Open Access

Intermediate uveitis: pattern of etiology, complications, treatment and outcome in a tertiary academic center

Orphanet Journal of Rare Diseases201712:81

https://doi.org/10.1186/s13023-017-0638-9

Received: 5 August 2016

Accepted: 19 April 2017

Published: 27 April 2017

Abstract

Background

Patients with intermediate uveitis (IU) represent a heterogenous group characterized by a wide spectrum of etiologies and regional differences. Aim of the study was to analyze the characteristics of patients with IU examined in an academic center in Germany.

Methods

We conducted a retrospective analysis of the clinical records of all patients with intermediate uveitis referred to the Eye Center, University of Freiburg from 2007 to 2014. Diagnosis followed the Standardization in Uveitis Nomenclature (SUN) criteria. Data analysis included: etiology of IU, demographics, complications, treatment and visual acuity.

Results

We identified 159 patients with intermediate uveitis during that period. Mean age at diagnosis was 35 years. Most are female (64%), and the mean duration of IU was 6.1 years (range 1 month – 35 years). Etiology of IU was idiopathic in 59%. Multiple sclerosis (MS) (20%) and sarcoidosis (10%) were frequent systemic causes of IU. Other etiologies including infectious diseases (tuberculosis, borreliosis) or immune-mediated conditions (eg, after vaccination) were present in 11%. The pattern of complications included macular edema (CME) (36%), cataract (24%), secondary glaucoma (7%), and epiretinal membrane formation (19%). Periphlebitis and optic neuritis were more frequent in conjunction with MS. Treatment comprised local and systemic steroids, immunosuppressive agents, biologics, and surgery. Best corrected visual acuity was better than 20/25 in 60% of the eyes after more than 10 years of follow-up.

Conclusions

In our German academic center, most IU cases were idiopathic or associated with MS or sarcoidosis. In contrast to other countries, infectious cases were rare. Patients’ overall visual prognosis is favorable even when the duration of IU has been long and and despite numerous complications.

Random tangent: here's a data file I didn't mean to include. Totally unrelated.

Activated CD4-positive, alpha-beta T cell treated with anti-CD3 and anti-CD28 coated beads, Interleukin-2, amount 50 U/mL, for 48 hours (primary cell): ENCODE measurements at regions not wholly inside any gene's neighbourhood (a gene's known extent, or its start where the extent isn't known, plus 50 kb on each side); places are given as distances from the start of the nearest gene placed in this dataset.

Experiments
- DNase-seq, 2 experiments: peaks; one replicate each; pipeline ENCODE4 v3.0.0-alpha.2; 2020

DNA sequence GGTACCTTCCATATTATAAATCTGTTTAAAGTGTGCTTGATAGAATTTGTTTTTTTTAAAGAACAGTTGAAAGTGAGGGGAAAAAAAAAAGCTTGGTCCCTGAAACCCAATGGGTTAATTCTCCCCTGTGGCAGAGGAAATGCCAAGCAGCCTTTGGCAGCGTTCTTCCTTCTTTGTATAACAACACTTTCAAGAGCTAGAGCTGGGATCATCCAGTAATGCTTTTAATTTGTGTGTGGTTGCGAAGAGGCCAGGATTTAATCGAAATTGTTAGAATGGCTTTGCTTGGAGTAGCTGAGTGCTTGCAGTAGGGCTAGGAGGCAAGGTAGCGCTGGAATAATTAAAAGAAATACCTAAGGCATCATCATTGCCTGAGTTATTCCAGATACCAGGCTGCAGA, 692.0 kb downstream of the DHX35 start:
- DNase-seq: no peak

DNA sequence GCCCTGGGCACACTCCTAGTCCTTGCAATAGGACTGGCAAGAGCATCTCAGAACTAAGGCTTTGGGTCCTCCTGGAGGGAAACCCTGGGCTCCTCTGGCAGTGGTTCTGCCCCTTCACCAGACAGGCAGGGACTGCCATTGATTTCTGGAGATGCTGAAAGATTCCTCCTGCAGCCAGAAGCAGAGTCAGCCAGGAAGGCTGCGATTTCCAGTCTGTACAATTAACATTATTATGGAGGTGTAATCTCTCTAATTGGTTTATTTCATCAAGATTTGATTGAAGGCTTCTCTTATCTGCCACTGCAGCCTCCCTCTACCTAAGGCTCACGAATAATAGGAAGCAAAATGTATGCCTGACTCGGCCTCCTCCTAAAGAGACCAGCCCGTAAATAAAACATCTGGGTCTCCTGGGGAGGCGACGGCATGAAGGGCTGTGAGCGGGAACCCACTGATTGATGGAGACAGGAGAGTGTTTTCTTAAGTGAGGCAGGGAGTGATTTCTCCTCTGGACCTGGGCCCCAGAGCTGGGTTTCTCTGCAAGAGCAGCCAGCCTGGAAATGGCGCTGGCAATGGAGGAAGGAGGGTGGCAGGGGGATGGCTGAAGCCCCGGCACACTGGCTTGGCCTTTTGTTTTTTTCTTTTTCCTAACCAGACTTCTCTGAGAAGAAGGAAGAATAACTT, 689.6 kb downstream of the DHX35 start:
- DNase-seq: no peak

Keywords

Intermediate uveitisEtiologySystemic associationsComplicationsTreatment

Background

Uveitis in general and especially intermediate uveitis (IU) fulfills the criteria as a rare disease, and the National Institutes of Health (NIH) defines it as such [1, 2]. Uveitis experts standardized the nomenclature for uveitis (SUN) in 2005. According to these criteria, intermediate uveitis is defined as an intraocular inflammation mainly focused on the vitreous and peripheral retina [3, 4]. Intermediate uveitis accounts for 1.4 – 31% of all uveitis patients [1, 513]. The incidence of IU varies between 1.4 – 2/100.000 [9, 14, 15]. IU can be a sight-threatening disease and usually affects young adults [4, 9]. It is potentially associated with infectious and non-infectious diseases. Infectious diseases that may cause IU are tuberculosis, leprosy, Lyme’s disease, syphilis, toxocariasis, Whipple’s disease, and others. There is wide variation depending on specific geographic and cultural factors [4, 5, 1214, 16]; eg, tuberculosis is more frequent in underdeveloped countries [17]. Associated systemic diseases are multiple sclerosis (MS), sarcoidosis and others [4, 9, 18]. Cases not of infectious origin or associated systemic disease are considered idiopathic. Clinical features are cellular inflammation of the vitreous, peripheral vascular sheathing, and the formation of snow balls or snow banks [4, 9]. The most common reason for loss of visual acuity is cystoid macular edema (CME). Other complications are cataract, epiretinal membranes, optic neuritis, and glaucoma [4, 9, 14, 16].

We conducted this study to analyze the demographic and clinical data of patients with IU in our academic center in Central Europe.

Methods

This was a retrospective study including all patients with intermediate uveitis examined at the Eye Center, University of Freiburg between 2007 and 2014. Intermediate uveitis was classified according to recommendations by the SUN working group [3].